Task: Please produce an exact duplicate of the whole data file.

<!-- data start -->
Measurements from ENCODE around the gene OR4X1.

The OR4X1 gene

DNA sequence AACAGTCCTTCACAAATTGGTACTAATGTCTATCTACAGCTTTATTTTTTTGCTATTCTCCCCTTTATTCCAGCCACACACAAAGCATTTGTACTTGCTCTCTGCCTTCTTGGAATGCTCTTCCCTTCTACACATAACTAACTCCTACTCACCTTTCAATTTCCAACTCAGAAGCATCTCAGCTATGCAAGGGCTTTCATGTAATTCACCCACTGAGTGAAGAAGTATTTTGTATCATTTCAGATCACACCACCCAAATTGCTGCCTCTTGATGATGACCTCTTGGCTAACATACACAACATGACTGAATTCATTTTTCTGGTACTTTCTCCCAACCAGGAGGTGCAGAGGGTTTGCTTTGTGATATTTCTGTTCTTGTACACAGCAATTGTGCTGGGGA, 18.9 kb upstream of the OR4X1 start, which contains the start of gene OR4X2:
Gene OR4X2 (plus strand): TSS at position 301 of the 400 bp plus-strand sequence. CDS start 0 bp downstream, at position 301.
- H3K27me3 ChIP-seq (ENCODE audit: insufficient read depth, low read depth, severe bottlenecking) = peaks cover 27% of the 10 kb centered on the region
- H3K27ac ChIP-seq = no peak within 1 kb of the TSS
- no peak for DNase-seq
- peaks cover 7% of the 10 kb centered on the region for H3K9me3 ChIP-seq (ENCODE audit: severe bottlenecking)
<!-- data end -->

Measurements from ENCODE around the gene OR4X1.

The OR4X1 gene

DNA sequence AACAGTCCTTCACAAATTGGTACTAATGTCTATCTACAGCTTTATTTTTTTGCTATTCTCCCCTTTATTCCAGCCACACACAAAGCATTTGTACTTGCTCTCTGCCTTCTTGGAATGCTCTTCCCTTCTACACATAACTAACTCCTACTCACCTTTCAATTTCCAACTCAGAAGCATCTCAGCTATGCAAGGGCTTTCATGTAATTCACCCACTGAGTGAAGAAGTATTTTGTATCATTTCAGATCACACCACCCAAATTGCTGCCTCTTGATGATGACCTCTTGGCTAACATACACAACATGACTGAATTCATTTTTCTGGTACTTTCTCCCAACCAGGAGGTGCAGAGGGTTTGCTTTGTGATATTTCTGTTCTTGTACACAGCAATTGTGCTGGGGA, 18.9 kb upstream of the OR4X1 start, which contains the start of gene OR4X2:
Gene OR4X2 (plus strand): TSS at position 301 of the 400 bp plus-strand sequence. CDS start 0 bp downstream, at position 301.
- H3K27me3 ChIP-seq (ENCODE audit: insufficient read depth, low read depth, severe bottlenecking) = peaks cover 27% of the 10 kb centered on the region
- H3K27ac ChIP-seq = no peak within 1 kb of the TSS
- no peak for DNase-seq
- peaks cover 7% of the 10 kb centered on the region for H3K9me3 ChIP-seq (ENCODE audit: severe bottlenecking)